G-P-M on the wrong track?!

Richard Hughes hughsient at gmail.com
Sun Oct 16 04:41:26 PDT 2005

On Sun, 2005-10-16 at 12:26 +0200, Matthias Grimm wrote:
> Hi,
> Richard might not like to hear this but I think the G-P-M development
> is on the wrong track.

Criticism is always good. I know I'm enthusiastic but sometimes you need
to take a step back.

> It started with the aim to build a GUI for power
> management features. So far so good. But in the meantime it piles more
> and more power management functions and because it runs with user
> privileges and need someone to do the dirty work, clutters HAL with low
> level power management functions which it is not designed for.

Hmm, disagree here. HAL is used as a "Hardware Abstraction" daemon.

For example:

I want to get a UPS's charge. I search for all the battery objects with
type "ups"

I then use hal to get battery.percentage_charge

I want to get a laptop battery charge. I search for all battery objects
with type "primary"

I then use hal to get battery.percentage_charge

The same with wireless mice and keyboards.

You see? One abstracted interface using very different information
stores (serial, acpi, csr).

Also putting all the ACPI data in HAL has let us fix *many* broken
BIOS's, so that any userspace application doesn't have to care about the
specific details. I know its not such an issue for the PMU laptops out
there, but ACPI is broken more of the time than working.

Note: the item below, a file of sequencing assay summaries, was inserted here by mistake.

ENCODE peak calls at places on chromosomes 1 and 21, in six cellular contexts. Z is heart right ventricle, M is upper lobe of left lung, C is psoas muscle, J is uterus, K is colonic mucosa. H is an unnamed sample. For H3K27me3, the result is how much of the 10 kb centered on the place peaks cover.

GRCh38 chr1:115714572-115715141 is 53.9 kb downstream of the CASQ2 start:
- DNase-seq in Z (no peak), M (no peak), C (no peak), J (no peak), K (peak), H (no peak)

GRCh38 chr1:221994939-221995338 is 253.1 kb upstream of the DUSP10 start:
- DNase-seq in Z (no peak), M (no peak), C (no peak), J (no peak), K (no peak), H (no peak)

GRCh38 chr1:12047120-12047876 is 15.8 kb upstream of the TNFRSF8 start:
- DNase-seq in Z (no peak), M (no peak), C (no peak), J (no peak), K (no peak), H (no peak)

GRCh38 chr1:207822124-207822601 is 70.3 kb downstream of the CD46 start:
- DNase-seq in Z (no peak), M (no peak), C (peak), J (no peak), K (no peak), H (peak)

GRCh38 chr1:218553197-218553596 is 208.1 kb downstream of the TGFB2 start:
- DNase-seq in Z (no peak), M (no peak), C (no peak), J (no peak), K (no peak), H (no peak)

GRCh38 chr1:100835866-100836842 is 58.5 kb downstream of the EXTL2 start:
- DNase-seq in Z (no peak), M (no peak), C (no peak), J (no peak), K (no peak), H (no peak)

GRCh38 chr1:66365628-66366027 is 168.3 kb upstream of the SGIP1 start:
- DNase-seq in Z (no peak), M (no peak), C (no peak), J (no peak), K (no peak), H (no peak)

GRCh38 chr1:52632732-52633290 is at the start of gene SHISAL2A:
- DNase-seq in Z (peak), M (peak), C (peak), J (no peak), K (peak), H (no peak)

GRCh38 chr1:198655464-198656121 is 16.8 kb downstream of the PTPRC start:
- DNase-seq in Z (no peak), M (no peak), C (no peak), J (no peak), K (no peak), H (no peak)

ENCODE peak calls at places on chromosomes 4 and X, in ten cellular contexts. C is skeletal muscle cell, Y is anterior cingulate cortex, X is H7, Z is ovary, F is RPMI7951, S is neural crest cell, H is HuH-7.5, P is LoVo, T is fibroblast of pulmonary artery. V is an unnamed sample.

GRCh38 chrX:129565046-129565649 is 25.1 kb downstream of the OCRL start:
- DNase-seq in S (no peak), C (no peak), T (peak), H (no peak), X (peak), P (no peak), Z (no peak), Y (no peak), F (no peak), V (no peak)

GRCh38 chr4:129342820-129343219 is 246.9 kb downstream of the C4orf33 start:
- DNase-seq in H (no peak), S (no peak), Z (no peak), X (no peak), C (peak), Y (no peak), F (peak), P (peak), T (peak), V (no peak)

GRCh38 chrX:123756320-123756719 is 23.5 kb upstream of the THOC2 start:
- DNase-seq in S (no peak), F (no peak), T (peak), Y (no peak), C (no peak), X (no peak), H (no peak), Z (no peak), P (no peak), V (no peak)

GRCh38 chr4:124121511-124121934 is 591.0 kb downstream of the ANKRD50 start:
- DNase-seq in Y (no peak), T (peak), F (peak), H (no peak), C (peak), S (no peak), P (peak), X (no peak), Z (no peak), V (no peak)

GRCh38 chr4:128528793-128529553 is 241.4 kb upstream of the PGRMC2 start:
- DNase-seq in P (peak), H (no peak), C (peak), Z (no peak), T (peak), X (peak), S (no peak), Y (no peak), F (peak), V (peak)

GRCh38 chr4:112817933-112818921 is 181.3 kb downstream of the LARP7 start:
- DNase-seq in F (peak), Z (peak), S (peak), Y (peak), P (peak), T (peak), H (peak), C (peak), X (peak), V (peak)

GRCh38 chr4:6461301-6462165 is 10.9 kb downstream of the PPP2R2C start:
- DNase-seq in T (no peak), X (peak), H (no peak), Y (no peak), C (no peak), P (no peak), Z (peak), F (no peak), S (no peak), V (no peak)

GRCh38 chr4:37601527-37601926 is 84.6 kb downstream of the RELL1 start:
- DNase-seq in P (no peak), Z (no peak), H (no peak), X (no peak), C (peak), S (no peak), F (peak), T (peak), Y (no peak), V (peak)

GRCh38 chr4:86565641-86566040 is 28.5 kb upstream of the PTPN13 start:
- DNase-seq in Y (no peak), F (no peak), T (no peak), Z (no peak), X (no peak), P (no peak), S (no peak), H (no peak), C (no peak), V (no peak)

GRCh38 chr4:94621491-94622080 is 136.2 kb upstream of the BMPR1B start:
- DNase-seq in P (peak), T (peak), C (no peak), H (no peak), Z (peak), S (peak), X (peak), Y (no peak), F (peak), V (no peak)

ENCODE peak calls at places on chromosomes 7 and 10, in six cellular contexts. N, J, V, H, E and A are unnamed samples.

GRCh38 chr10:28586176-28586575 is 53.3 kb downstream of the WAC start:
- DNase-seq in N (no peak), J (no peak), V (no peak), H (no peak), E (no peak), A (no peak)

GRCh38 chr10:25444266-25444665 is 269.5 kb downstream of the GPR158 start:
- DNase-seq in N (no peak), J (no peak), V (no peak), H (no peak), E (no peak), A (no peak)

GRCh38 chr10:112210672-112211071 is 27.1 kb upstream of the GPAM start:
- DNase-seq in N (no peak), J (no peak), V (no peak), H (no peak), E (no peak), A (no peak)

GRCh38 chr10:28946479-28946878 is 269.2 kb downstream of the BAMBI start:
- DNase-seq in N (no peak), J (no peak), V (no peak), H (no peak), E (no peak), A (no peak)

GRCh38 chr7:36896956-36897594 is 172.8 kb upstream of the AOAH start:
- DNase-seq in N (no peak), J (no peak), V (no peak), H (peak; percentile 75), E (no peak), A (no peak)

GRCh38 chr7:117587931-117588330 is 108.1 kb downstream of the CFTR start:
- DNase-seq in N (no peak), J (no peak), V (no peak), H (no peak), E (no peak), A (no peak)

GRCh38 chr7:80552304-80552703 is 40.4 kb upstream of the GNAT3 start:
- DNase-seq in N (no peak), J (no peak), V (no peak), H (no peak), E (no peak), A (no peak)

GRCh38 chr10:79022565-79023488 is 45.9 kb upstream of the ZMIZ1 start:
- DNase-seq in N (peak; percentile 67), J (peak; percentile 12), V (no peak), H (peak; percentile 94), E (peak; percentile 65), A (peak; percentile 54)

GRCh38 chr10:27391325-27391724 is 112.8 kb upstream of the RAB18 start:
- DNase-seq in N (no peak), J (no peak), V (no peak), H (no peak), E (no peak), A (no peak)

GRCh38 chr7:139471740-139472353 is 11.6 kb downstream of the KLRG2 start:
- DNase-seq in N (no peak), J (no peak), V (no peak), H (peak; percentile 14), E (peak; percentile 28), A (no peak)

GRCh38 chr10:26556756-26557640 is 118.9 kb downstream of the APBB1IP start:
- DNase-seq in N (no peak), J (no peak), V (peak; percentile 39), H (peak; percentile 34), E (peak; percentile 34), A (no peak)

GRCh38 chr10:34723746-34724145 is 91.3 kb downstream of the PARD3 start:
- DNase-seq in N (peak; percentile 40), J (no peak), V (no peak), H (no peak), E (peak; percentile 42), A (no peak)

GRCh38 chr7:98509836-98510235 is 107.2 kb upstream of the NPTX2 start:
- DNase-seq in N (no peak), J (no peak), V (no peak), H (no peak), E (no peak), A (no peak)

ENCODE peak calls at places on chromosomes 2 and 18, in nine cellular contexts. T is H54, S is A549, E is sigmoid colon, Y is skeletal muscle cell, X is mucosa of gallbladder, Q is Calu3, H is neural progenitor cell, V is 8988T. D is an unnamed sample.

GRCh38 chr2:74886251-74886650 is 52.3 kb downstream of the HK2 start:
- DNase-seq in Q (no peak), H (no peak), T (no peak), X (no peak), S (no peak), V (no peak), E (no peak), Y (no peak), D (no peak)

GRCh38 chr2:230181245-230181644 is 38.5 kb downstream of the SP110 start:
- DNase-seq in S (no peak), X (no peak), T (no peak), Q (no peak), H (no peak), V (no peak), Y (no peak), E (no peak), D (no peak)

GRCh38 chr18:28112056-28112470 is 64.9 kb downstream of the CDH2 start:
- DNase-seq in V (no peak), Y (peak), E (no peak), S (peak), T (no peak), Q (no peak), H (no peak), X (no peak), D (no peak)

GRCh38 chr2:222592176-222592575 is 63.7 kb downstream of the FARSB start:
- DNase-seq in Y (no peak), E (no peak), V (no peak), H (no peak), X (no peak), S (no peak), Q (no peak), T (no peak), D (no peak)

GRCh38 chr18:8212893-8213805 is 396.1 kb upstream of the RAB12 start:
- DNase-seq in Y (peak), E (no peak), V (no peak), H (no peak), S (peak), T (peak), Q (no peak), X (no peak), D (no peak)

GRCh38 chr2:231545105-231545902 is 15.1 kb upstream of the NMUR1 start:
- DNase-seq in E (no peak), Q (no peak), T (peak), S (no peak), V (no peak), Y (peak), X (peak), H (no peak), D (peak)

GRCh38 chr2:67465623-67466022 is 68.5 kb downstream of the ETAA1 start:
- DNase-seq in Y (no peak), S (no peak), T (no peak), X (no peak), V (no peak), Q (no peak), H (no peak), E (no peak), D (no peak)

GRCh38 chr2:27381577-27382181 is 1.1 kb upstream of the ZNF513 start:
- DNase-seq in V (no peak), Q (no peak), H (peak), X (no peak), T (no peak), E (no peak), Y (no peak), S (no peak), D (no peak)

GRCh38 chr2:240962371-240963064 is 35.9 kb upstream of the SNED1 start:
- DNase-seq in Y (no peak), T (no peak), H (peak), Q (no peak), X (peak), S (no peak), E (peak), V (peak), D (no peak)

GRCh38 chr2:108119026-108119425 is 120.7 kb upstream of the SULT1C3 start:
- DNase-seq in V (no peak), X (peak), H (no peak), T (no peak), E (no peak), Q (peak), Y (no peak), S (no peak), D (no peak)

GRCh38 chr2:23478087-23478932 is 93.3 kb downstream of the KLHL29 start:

> Continuing this path will cause a dilemma for the end user: He has to
> decide between a well working power management (for example on powerpc
> machines, see pbbuttons.sourceforge.net) and the gnome desktop, because
> G-P-M has the GUI he or she likes but the functionallity breaks all
> other power management concepts (daemons).

Yes it breaks concepts. It uses DBUS to lock down who can do what, so
that the default desktop user doesn't have to enter a root password to
change a hibernation setting.

I agree HAL support has not great support for powerpc at the moment, but
the basics are in place.

See http://gnome-power.sourceforge.net/powerbook.php for why.

> I would like to suggest a slightly change of project aims:
> 1. HAL
> The HAL specifications tells that HAL provides a view and detailed
> metadata to attached hardware, not more. Not a word about building the
> mega-system-do-everything daemon.

Then what's the point in HAL? To provide a nice tree showing our PCI and
USB hardware? That's looking at HAL without an objective stance, I